Men's Roundtable: Rape of minors: Who will save our vulnerable children?

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The Men's Roundtable

The increase in cases of sexual violence, especially on minors has become quite frightening and something must be done urgently to stem the tide.

When on July 10, 2017, a 14-year-old Junior Secondary School 3 [JSS III] pupil, Obiamaka Orakwue, was reportedly raped to death in her parents' home in the Abule Ado area of Lagos State, Nigerians have been asking questions on why the issue of child rape has become so rampant in recent times.

The rape and murder of the teenager is not the first and neither will it be the last as long as the government at all levels have taken the raging malaise with levity as the child rights laws have not been enforced to its stringent forms.

The growing rate of reported rape cases of minors in Nigeria is becoming alarming and quite unacceptable. What is more dreadful is that those involved in these gruesome activities are usually let off the hook or a slap on the wrist punishment whenever they were arrested and charged to courts.

 

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Child rapists are on the prowl every other day, to the extent that toddlers are spared. We have seen situations where grown men would rape and defile one-month old babies.

Rape is now a recurring decimal in our society, with recent statistics leaving many wondering if there will ever be an end to the menace.

This situation has put the lives of our children at great physical, emotional and psychological risk.

Most of us who are parents have continuously failed our children by not being there for them, often leaving them in the hands of strangers who end up being the predators, while we pursue material things.

At that level, they are not protected; they are left to fend for themselves, while their parents go in search of their daily bread.

These days, some parents are very comfortable leaving their young children in the hands of nannies and guardians, and at the end of the day, these children are closer to the helps rather than their parents and are reluctant in telling the parents anything that happened to them in their absence.

 

Most rape cases of minors go unreported and parents do have big roles to play if the silence is to be broken. Many children do not have confidence in their parents and so, prefer to bear the pain alone.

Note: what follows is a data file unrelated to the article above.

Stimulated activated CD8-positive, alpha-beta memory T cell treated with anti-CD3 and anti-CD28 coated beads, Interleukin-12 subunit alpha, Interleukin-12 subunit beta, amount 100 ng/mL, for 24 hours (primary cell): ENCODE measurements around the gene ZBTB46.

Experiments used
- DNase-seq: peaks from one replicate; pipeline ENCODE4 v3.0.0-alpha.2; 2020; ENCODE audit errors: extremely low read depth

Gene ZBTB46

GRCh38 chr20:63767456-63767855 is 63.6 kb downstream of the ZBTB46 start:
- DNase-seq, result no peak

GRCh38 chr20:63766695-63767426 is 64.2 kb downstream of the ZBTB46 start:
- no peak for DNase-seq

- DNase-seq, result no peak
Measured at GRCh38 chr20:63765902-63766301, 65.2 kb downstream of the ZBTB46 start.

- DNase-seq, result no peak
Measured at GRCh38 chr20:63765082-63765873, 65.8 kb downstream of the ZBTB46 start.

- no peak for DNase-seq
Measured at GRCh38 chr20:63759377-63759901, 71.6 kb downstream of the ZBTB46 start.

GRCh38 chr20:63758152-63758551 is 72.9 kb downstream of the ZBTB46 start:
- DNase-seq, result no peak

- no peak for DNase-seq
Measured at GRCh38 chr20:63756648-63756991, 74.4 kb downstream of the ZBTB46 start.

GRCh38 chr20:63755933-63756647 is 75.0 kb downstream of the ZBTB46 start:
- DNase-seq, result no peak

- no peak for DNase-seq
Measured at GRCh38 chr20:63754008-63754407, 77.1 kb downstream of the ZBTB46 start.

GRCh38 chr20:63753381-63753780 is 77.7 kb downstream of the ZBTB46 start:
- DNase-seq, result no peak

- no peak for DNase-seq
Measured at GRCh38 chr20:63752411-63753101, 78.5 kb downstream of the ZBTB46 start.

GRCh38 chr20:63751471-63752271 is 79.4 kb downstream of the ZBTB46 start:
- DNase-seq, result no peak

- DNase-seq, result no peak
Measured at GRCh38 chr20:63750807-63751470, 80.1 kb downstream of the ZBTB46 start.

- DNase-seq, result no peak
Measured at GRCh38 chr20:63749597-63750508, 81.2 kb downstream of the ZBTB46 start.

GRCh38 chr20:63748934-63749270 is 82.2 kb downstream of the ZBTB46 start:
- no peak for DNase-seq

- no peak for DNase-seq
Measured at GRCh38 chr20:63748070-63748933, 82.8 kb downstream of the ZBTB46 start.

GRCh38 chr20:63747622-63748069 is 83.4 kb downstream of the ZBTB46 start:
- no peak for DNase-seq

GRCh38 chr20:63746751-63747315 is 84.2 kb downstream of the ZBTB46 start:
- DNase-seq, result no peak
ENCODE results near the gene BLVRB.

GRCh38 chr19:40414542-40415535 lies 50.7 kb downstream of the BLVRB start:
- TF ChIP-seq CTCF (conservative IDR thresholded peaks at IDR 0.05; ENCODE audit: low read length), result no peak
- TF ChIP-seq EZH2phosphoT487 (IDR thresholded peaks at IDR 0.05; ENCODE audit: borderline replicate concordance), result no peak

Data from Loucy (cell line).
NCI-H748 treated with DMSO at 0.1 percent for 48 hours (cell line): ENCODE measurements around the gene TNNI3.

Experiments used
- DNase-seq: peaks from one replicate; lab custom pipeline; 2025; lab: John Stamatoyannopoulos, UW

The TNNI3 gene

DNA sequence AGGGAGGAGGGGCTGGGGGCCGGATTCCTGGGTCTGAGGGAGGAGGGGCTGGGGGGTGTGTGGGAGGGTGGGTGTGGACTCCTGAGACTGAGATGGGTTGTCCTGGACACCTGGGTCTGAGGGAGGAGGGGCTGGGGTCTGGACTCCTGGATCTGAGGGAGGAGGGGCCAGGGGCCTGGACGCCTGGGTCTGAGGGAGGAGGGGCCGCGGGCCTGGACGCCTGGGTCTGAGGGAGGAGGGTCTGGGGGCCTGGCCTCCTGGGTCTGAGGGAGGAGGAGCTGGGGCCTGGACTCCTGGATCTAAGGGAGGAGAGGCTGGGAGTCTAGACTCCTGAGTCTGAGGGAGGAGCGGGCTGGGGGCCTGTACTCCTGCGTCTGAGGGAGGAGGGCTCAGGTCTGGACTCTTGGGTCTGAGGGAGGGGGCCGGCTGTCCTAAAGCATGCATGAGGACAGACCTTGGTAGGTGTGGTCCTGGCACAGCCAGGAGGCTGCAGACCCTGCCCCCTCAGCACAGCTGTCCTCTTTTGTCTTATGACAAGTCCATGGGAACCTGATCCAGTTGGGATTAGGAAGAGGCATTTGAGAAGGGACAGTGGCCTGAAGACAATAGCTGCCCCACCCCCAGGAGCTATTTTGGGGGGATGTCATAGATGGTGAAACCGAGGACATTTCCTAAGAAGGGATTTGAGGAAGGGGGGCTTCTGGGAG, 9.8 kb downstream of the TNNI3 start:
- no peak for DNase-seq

It is more worrisome that majority of rape cases involving children go unreported principally because parents want to protect their children from probable stigmatization.

But perhaps the main challenge is that most people also realize that the victims may not get justice if they report the cases to the law enforcement agencies, therefore, there is a need for the authorities to do more in protecting Nigerian children.

The environment where children are raised is also something to be considered as children from the less privileged background are exposed more than those from the so called privilege homes because most of them are left to fend for themselves at an early age.

They are sent out to the streets to hawk items to augment the family's finances and some of them easily fall preys to rapists who take advantage of them.

Rape is an offence, and in every criminal case, the evidence is needed with reasonable doubt. We live in a society where getting evidence is not so easy sometimes; victims don’t want to talk for fear of retribution or punishment.

 

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The government needs to take urgent actions to stem the tide of child rape in the bud instead of the lip service they keep paying to the child rights act at all levels.

We need to do a lot more to save our little children from the hands of these predators who are prowling all over the place looking for kids to defile.

The Senate must, as a matter of urgency, pass into law the bill sponsored by Senator Bala Ibn Na’Allah, seeking enabling laws to tackle the menace of rape, especially on minors which has become such a national disgrace.



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